Promising clinical trial results point to the pharmaceutical industry's next blockbuster.
Carbon dioxide emissions are making the oceans more acidic, imperiling the growth and reproduction of species from plankton to squid
New understanding of epigenetics, or the molecular processes that control genes, show how it underlies hereditary forms of obesity and cancer
RAD-AID, Project Hope and Philips Healthcare team up to assess the ability of communities in western China and northern India to use CT scans, MRIs and other imaging equipment to improve health care
Books and recommendations from Scientific American
A rush of new research has found evidence that some RNA viruses made their way into vertebrate genomes millions of years ago
A meta-study covering more than 300,000 participants across all ages reveals that adults get a 50 percent boost in longevity if they have a solid social network
Clinical trials hint that treatment strategy is not a dead end.
Cryptococcal infection, once thought to be an exclusively tropical disease, has killed 60 people in the Pacific Northwest as of July, and health experts suspect climate change is involved
Metal wires 'catalyse' appearance of rogue proteins from healthy brain tissue.
Some crop--and even human--diseases might be stopped dead in their tracks if researchers can harness a new discovery about how pathogens first infect their hosts
After years of false starts, a new generation of DNA vaccines and medicines for HIV, influenza and other stubborn illnesses is now in clinical trials
Pathogens with added genes from Arctic bacteria could serve as vaccines that elicit an immune response before getting cooked in our warm bodies. Cynthia Graber reports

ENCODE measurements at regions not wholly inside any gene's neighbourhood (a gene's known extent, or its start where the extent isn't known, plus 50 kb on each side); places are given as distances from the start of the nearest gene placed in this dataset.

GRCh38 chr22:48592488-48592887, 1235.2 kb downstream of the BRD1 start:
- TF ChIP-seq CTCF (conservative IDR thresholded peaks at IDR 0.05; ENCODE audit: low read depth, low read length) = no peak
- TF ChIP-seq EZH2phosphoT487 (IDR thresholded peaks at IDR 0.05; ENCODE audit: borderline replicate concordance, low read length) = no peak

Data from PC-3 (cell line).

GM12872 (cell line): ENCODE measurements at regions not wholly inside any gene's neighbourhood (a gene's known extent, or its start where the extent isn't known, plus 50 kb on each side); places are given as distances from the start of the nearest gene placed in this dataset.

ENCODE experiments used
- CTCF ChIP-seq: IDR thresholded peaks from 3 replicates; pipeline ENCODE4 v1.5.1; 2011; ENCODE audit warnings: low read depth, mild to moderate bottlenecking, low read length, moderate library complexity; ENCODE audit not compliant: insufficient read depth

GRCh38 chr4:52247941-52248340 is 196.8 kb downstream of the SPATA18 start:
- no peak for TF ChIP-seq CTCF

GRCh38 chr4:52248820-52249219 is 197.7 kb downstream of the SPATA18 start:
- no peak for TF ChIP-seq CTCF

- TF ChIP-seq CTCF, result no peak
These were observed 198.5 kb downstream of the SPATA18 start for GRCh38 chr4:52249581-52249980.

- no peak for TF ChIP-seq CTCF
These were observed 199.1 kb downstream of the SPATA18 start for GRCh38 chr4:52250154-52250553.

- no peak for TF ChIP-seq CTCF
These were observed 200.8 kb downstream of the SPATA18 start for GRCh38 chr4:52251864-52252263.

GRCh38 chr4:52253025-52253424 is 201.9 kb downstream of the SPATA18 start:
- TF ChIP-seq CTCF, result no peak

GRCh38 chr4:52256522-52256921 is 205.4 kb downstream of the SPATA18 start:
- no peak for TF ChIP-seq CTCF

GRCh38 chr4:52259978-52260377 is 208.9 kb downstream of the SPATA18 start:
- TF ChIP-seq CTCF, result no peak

Companies and regulators are squaring off over the controversial technique that yields natural gas but threatens to pollute freshwater supplies
The Information Age has patients tuned in and geared up to try alternative and off-label therapies on their own terms, forcing doctors and scientists to change the game
Antibody Building: Does Training the Body's Immune System Hold a New Key to Fending Off HIV Infection?
NIH researchers may have found antibodies that can neutralize most varieties of HIV, blocking it before it infects healthy cells. But stimulating their sparse natural production remains a hurdle in developing an antiviral therapy
CDC says delay "strategic" in light of conflicting study.
In a correlational study lower average regional intelligence was found to be linked with higher infectious disease rates. Perhaps because the metabolic demands of the brain are great and resources are diverted to fight disease. Karen Hopkin reports
In a surprising study result, more numerous and diverse varieties of fungi inhabit temperate zone households than dwellings in tropical climes
California cities are pumping their treated wastewater underground to create electricity